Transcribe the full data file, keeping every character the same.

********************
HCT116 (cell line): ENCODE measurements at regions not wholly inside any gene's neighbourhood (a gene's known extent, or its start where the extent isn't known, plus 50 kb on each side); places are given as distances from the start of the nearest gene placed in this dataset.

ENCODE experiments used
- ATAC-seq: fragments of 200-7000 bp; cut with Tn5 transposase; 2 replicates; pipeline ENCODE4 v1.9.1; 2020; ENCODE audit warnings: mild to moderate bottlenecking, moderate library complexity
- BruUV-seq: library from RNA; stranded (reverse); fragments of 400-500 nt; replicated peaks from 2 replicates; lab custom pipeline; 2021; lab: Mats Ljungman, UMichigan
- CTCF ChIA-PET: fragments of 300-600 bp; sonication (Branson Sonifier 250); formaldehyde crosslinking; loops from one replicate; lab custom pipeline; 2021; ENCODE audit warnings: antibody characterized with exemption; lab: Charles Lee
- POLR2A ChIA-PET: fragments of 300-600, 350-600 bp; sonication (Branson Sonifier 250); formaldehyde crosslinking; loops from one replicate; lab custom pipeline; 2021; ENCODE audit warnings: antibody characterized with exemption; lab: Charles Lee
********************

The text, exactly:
HCT116 (cell line): ENCODE measurements at regions not wholly inside any gene's neighbourhood (a gene's known extent, or its start where the extent isn't known, plus 50 kb on each side); places are given as distances from the start of the nearest gene placed in this dataset.

ENCODE experiments used
- ATAC-seq: fragments of 200-7000 bp; cut with Tn5 transposase; 2 replicates; pipeline ENCODE4 v1.9.1; 2020; ENCODE audit warnings: mild to moderate bottlenecking, moderate library complexity
- BruUV-seq: library from RNA; stranded (reverse); fragments of 400-500 nt; replicated peaks from 2 replicates; lab custom pipeline; 2021; lab: Mats Ljungman, UMichigan
- CTCF ChIA-PET: fragments of 300-600 bp; sonication (Branson Sonifier 250); formaldehyde crosslinking; loops from one replicate; lab custom pipeline; 2021; ENCODE audit warnings: antibody characterized with exemption; lab: Charles Lee
- POLR2A ChIA-PET: fragments of 300-600, 350-600 bp; sonication (Branson Sonifier 250); formaldehyde crosslinking; loops from one replicate; lab custom pipeline; 2021; ENCODE audit warnings: antibody characterized with exemption; lab: Charles Lee